Aubrey Plaza and the Pistol Shrimps: Meet the Basketball Team Made Up of Actresses, Writers, Comedians, Models
Aubrey Plaza and the Pistol Shrimps are serious on the basketball court.
— -- The Pistol Shrimps aren't that great at basketball.
Their current season has been rough, and some of the players don't even know the fundamental rules of the game.
But somehow, some way, the Los Angeles recreational women's basketball team has inspired a podcast, garnered a massive online following, sells a line of merchandise and stars in a new documentary directed by Brent Hodge and produced by Morgan Spurlock called "The Pistol Shrimps."
"We've just kind of been doing our thing and people have just been like, 'Oh, can we do something?' And we're like, 'Yeah, fine,' and then someone with a camera shows up and we're in Tribeca for the film festival," Maria Blasucci, who is the team captain and an actor and writer, told ABC News' "Nightline."
Amongst teams like the Kimmie Dribblers, the Lucille Ballers and the Travelling Pants, the Pistol Shimps stand out. It helps that their players are largely comedians, actresses, models and writers, including Aubrey Plaza, who starred in "Parks and Recreation" and the upcoming "Mike and Dave Need Wedding Dates."
"One time, this girl who I was defending, she asked me if I would take a picture with her after the game, and I said, 'If you give me the ball right now,' and she just handed it to me and I made a lay-up," Plaza told "Nightline."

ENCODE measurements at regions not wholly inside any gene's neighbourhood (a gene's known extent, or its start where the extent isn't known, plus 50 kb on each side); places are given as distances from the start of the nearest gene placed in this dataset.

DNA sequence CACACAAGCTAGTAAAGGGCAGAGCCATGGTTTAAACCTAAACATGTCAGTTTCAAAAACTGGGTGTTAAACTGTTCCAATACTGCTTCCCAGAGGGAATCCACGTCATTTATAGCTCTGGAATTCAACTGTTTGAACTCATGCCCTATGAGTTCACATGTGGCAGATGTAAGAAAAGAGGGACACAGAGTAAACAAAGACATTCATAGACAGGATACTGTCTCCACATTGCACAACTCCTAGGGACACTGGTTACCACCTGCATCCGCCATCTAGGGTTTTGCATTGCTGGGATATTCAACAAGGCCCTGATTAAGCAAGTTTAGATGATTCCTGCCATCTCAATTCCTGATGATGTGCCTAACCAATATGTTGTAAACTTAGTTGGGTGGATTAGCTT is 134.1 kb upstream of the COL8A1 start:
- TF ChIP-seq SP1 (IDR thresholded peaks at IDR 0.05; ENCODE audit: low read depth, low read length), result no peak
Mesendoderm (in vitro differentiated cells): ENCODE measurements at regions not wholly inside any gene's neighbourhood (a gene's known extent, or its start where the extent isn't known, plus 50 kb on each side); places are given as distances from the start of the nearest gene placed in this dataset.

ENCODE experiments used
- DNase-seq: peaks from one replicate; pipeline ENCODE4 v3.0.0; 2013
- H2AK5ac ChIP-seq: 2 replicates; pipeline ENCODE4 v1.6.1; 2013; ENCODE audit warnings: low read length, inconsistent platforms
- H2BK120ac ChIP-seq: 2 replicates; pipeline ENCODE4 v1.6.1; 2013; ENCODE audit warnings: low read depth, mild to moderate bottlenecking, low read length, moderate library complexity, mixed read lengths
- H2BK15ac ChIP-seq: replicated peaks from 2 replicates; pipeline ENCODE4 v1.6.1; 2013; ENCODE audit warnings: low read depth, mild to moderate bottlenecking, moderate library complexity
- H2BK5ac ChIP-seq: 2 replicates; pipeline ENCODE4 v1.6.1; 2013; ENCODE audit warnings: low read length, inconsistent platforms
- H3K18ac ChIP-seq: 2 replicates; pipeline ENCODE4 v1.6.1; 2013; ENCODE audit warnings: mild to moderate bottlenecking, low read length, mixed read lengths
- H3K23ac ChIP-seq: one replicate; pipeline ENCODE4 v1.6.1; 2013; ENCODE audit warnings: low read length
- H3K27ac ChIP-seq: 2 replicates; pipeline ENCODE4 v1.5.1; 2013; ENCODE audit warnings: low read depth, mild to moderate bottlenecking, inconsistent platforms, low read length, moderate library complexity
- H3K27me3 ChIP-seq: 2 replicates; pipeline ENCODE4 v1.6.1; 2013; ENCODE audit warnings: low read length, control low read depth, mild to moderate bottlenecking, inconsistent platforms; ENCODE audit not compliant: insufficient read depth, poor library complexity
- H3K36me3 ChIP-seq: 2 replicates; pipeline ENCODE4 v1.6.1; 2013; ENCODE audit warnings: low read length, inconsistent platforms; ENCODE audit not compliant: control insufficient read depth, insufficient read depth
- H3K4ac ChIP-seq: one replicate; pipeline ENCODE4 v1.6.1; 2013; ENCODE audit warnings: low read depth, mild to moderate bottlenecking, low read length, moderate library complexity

Watch the full story on ABC News' "Nightline" TONIGHT at 12:35 a.m.
Plaza brought the team up in an interview on "The Tonight Show Starring Jimmy Fallon," and since then, their following has continued to grow.
"Talk shows are weird. Like, I never know what to say on those things and the questions are normally like, 'Well, what are you up to?' So I just talked about my basketball team and then I guess it went viral, as they say," Plaza said.
The Pistol Shrimps have revived the previously obscure and semi-defunct league, overseen by the L.A. Department of Recreation and Parks. People who don't normally like sports come to watch their games, and they even have their own dance team, led by Pistol Shrimp player Angela Trimbur, that performs at halftime.
"I came to the first game because I thought it was a joke ... because it was comedians. I just thought it was a weird improv show in a gym," Pistol Shrimps fan Patrick Fisackerly told "Nightline." "It's real. It's absolutely real. We care about this a lot."
With all the love on and off the court, Plaza has dropped some hints that could rock the Pistol Shrimps come next season.
"Since my injury in December, I've had a lot of time to think about my basketball career. ... I've decided to test free agency. I need to assess my options, and I'm going to sit with my family and think about, you know, what team is better for me," Plaza said.
Despite the potential blow to their lineup, the Pistol Shrimps remain nothing but positive.
"We have inspired a whole group of women around Los Angeles that were lacking something in their lives and now have an outlet for, I don't know, fun, sports, things that aren't involved in the industry," Pistol Shrimps player and comedian Molly Hawkey told "Nightline." "The first season there were seven teams. The second there were 12. The third season there were 24. Last season there were 26."
"Women want to get out there and do something fun with their friends, something physical that isn't drinking wine and watching a movie. You know, it's just to be told, 'It's okay to not be good at basketball. It's okay to just come out and have fun,'" Blasucci said.
But the women play to win.
"We're all very competitive," said model and Pistol Shrimp player Paisley Grey.
Blasucci agrees, "Everyone thinks it's like a joke. Like, 'Oh my God, some girls in the entertainment industry playing basketball,' and then they get here and realize we're for real."